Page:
The chase (one of many metal thingys involved) is filled and locked!  We’re almost ready to print.

Even application of ink is key.  (Are you admiring Lindsay’s printer’s apron?  If you’re in the market for one, check out Thread Lock Press on Etsy.)

Was it really that exciting?  Yes.  Am I often silly?  Definitely.

My first attempt was a success!

We went on to print a stack of stationery in a variety of sizes.

Stationery, of course, needs to be paired with envelopes, so we will include an envelope-making station as one of the activities at the Type-In & Letter-Writing Social.  I brought stationery samples home with me in order to create templates for making envelopes that will fit the stationery.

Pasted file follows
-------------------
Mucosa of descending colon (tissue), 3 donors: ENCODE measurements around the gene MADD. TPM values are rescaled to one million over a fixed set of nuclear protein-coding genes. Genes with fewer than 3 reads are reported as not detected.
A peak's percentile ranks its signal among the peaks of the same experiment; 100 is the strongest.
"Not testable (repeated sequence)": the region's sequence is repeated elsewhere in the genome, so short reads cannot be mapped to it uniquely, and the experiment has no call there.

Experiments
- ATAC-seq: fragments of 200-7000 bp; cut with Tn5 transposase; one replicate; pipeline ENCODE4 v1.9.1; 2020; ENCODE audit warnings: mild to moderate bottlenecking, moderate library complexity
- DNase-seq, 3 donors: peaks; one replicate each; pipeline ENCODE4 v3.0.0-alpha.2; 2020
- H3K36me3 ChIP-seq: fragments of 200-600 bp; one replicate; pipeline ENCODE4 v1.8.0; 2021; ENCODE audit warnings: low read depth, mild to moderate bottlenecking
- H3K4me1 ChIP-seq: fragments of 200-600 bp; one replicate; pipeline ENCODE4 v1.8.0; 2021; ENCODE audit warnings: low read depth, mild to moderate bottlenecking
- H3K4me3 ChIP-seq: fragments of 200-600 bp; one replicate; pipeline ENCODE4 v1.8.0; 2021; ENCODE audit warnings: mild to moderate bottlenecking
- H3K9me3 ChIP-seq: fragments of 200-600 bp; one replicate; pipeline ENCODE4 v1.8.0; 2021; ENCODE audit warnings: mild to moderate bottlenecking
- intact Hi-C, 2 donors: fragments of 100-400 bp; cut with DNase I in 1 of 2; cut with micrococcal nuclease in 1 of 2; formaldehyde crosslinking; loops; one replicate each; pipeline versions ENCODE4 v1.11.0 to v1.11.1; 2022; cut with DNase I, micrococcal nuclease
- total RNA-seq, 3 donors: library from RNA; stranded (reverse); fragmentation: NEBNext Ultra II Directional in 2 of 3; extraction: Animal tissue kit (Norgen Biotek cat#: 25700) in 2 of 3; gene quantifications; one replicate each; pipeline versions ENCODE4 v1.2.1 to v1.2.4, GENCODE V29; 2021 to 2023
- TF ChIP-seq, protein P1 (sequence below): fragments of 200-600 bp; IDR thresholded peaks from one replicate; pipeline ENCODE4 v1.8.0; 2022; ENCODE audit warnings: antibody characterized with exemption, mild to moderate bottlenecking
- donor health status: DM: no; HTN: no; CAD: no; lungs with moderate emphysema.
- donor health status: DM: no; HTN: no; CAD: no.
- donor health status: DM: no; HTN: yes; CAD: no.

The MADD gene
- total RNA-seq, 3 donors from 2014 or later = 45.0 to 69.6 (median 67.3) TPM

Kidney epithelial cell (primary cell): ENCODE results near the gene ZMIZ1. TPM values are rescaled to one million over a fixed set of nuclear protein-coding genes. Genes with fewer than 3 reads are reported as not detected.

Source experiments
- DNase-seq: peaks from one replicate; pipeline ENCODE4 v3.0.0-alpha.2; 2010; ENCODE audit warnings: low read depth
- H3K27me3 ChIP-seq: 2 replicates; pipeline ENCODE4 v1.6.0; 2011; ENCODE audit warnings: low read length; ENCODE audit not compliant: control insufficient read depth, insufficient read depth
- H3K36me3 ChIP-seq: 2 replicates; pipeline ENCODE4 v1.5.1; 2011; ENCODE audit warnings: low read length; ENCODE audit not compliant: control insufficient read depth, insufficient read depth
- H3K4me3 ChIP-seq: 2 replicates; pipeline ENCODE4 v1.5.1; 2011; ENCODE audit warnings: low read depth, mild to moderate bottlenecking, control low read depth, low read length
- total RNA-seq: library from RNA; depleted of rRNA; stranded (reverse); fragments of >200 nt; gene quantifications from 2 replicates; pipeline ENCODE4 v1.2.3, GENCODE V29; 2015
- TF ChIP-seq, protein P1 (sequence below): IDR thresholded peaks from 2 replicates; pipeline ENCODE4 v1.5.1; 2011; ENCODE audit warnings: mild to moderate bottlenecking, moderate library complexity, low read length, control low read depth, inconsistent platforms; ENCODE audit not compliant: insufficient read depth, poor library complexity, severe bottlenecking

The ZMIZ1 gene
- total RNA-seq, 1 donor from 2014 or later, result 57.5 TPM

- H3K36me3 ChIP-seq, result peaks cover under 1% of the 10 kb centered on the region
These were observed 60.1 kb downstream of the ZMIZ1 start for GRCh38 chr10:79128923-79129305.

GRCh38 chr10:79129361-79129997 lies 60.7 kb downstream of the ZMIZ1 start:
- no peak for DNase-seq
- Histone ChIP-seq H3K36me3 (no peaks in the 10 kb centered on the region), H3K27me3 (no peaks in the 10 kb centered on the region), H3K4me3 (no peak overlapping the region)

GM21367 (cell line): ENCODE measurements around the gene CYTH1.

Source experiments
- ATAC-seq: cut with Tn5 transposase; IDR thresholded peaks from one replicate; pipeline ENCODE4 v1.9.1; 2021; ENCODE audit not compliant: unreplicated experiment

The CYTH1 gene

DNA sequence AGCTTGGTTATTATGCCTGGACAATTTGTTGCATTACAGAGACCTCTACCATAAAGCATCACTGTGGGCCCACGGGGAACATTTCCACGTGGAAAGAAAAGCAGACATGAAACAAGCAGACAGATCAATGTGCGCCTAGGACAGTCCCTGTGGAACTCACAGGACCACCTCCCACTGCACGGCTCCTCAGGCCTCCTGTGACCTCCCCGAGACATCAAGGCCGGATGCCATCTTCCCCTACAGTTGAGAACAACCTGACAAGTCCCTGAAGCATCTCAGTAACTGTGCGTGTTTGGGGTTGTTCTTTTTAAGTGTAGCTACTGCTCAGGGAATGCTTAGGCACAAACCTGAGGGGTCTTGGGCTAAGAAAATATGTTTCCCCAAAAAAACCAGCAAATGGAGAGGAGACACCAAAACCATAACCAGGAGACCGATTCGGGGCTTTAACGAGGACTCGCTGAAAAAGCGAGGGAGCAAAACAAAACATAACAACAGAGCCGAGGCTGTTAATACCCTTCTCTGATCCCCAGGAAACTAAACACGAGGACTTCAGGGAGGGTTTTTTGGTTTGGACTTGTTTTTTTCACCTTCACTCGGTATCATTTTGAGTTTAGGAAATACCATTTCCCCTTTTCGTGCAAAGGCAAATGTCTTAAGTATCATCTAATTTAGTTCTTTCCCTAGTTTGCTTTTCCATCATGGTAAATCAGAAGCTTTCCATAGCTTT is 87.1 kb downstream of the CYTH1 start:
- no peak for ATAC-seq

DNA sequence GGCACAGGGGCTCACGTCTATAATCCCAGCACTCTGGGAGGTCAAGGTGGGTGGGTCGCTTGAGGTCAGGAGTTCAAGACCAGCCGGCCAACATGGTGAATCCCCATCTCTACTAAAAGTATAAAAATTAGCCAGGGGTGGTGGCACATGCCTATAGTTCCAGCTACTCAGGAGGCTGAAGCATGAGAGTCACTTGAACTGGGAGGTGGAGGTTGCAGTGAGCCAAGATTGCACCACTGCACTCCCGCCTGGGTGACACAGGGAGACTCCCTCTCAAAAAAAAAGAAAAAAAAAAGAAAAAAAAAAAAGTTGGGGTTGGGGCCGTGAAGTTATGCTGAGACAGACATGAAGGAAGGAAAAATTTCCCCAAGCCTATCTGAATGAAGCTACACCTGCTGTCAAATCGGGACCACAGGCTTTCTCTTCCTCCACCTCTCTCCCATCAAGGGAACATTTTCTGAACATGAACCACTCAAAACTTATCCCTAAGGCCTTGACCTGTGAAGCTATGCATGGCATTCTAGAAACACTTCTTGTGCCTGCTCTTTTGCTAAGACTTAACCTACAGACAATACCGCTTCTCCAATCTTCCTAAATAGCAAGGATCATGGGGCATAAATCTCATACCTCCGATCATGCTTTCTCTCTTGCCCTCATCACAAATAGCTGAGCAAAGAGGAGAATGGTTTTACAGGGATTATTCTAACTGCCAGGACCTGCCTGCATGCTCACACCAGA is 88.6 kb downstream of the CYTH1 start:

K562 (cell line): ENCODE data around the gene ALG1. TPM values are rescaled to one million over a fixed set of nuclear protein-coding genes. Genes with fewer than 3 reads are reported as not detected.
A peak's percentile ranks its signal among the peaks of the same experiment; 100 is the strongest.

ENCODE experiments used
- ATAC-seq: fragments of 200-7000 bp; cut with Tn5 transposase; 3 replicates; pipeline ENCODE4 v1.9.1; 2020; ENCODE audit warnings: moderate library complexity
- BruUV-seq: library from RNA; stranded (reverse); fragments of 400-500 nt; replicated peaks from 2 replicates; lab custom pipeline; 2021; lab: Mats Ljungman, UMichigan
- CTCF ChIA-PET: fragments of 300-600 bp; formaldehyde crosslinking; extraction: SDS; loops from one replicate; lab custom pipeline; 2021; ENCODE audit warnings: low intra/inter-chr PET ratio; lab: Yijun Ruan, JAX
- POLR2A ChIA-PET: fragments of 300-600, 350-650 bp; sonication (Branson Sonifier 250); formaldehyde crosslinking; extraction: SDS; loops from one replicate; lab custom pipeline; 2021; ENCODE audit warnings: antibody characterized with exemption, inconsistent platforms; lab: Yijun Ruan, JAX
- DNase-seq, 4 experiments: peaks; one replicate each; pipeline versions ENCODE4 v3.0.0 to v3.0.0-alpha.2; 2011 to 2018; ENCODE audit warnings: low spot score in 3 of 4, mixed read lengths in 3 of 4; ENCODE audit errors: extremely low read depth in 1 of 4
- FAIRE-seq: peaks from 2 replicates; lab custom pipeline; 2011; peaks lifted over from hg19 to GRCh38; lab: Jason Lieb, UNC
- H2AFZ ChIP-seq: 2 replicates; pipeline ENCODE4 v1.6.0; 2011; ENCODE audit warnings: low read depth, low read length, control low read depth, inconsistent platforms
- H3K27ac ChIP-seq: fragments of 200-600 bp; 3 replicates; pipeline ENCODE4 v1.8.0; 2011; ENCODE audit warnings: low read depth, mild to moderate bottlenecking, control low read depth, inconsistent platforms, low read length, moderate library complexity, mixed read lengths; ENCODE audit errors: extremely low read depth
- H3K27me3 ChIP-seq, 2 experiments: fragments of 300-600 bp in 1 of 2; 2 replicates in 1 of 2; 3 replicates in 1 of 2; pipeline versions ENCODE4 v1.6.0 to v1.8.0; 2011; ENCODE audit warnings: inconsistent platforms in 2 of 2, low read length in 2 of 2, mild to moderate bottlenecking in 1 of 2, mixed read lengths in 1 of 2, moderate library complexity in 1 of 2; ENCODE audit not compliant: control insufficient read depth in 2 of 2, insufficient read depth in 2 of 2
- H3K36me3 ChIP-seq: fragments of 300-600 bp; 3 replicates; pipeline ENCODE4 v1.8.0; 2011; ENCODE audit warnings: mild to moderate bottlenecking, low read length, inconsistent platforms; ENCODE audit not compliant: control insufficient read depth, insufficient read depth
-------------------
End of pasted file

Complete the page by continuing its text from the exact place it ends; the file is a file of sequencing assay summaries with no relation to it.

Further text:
In a world where Pinterest exists, it’s easy to feel that plain cardboard just won’t cut it.  However, after a failed attempt making a more aesthetically pleasing template, I decided that I was cool with plain.  They are more utilitarian than beautiful, but they’re a means to an end and what they help to create will be lovely.

Voila! Template + page from a picture book with a damaged spine + scissors + tape = envelope of the perfect size!